He won five Scottish Cup medals in all, but only one Scottish League medal (in 1926 before he became captain). He was disappointed in this, but he never gave less than his best for his beloved Celtic. He went on to play for Hamilton Accies in 1934, and after managing Alloa immediately before the Second World War, became Maley’s successor in January 1940. In this, he was was no great success, but the times were by no means easy in war-time and the Celtic Board seemed to lack any great commitment to gaining the success that would have meant so much to their support.But Jimmy remained a great Celt until his death on Hogmanay 1973.
Paul McStay was generally recognised as being one of the best players of his day. A succession of Scotland team managers certainly thought that, for he was capped 76 times, and his paltry collection of medals (disproportionately low in comparison with his playing ability) can be explained by the undeniable fact that he came at a bad time of internal political strife and team managers who were visibly not of the Maley or Stein mould. Yet the fact that he is linked with Jimmy McGrory in a supporters’ song about Willie Maley, really says it all!
The best of these Managers, Billy McNeill gave him his chance in early 1982. Paul was a creative midfield player with great passing ability, an eye for goal and a clear desire to do well for the club that he loved and never left, however hard the media tried to persuade him to go.
He had first come to the world’s attention for the Scottish Schoolboys when they beat their English counterparts at Wembley in 1980, and, unlike a few of his contemporaries, Paul did live up to his promise, looking particularly good in 1982 when he very soon established himself as one of the best players in the country. But the Nicholas fiasco of 1983 and the departure of McNeill soon after gave McStay his first taste of the problems that would beset Celtic for most of his career, namely political instability, power seeking and the club in the hands of people who knew little about football and even less about what the club meant to so many people.
Paul’s best season was of course the Centenary Season of 1987/88 when he played his full part in the glories that unfolded, but that was short-lived and after many heartbreaks, especially after he became captain in 1990, he may have thought of leaving the club in 1992, on one famous occasion at the end of the season throwing his shirt into the Jungle.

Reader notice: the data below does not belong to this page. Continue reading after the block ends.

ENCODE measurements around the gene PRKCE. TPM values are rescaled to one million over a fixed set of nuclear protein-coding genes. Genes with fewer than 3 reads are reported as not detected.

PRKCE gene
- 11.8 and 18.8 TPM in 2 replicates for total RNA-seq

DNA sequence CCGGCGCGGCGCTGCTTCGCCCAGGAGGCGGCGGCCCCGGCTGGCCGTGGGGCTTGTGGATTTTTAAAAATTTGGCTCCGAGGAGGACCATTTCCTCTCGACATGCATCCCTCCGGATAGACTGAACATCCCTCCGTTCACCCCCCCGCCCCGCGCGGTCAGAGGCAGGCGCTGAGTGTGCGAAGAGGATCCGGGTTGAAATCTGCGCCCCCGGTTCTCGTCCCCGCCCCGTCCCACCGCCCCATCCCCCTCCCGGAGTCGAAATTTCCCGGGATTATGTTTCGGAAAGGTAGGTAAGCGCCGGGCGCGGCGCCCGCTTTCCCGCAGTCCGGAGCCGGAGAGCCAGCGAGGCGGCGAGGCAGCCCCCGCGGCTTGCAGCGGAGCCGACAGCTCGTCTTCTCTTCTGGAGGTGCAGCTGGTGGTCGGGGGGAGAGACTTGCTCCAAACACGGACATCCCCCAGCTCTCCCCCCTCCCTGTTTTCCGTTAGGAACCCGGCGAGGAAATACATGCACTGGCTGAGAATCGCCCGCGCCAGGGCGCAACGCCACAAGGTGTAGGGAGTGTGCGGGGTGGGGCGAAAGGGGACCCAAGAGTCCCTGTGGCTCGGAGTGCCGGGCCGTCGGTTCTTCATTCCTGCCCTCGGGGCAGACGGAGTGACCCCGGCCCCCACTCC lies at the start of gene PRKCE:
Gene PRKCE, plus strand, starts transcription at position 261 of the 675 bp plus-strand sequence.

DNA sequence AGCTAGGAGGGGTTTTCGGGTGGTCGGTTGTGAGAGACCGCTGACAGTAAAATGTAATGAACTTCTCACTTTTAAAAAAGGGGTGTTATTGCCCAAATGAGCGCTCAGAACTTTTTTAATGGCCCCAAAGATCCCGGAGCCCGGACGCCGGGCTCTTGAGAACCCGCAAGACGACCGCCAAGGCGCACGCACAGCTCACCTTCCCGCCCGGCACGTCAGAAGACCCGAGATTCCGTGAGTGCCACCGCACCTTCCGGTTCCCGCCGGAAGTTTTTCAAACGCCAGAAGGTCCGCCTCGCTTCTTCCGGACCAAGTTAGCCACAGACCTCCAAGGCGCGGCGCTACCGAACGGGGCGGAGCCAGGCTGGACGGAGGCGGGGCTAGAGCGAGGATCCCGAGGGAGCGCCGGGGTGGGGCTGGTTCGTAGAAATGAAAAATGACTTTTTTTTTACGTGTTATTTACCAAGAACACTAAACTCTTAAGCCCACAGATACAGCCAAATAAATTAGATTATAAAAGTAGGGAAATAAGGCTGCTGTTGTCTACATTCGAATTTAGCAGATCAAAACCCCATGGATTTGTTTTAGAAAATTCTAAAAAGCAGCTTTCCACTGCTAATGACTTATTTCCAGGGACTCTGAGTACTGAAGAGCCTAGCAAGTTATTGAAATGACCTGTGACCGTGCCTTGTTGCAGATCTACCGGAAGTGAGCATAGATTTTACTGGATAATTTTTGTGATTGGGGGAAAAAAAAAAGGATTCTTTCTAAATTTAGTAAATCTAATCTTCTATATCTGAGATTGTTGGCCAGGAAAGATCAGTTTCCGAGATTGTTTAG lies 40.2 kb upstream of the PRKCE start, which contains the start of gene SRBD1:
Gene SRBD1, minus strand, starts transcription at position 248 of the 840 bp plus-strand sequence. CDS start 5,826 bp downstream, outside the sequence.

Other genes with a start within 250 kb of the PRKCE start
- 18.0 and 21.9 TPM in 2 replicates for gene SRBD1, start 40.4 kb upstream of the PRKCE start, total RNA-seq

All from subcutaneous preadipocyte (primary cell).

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But he didn’t go. Although he was one of the more stable and reliable figures in the chaos of 1993 and 1994, his form was never the same again, even after things stabilised under McCann. He had the misfortune to miss a penalty in the awful League Cup final shoot-out of 1994, but captained the side to the Scottish Cup in 1995 against Airdrie.
Paul’s problem was that he was not naturally aggressive nor a glory-hunter. Possibly he lacked some of the “devil” that other players of commensurate ability, like Jim Baxter or Denis Law had, but he still brought to the game some fine play. Even in the days when Celtic played badly, supporters could rely on at least a flash of genius from Paul McStay. He limped off the field at Stark’s Park, Kirkcaldy in April 1997 and disappeared out of the game altogether. He now lives in Sydney, Australia.
Willie McStay junior was a good full back who won a Scottish Cup medal in 1985 and a League medal in 1986. He managed a few teams like Sligo Rovers and Ross County and was a coach at Celtic Park. His best game was probably that epic day at Love Street in 1986 when Celtic played out of their skins to beat St Mirren while waiting for the really good news from Albert Kidd at Dens Park.
Born in 1948, David Potter first saw Celtic at Dens Park, Dundee in March 29. It was a 3-5 defeat, which equipped him admirably for the horrors of the early 1960’s. He had “followed” Celtic for a few years before that and recalls having been called upon to impersonate Jock Stein and receive the family silver teapot which had to do for the Scottish Cup as it was presented on April 24 1954, after he and his father had spent a nerve wracking afternoon listening to the radio! Since then, he has “followed” every Celtic game with bated breath, and has written extensively about the club in magazines and books. His favorite team was that of 1969 (which he rates marginally better than 1967) and his favorite player was Henrik Larsson.
His ambition for Celtic is for them to keep on winning silver in Scotland and to be something in Europe once again. His other interests are cricket and drama. He is 70, a retired teacher of Classical Languages, married with three children and five grandchildren. He now travels on the Joseph Rafferty bus from Kirkcaldy. He also loves Forfar Athletic.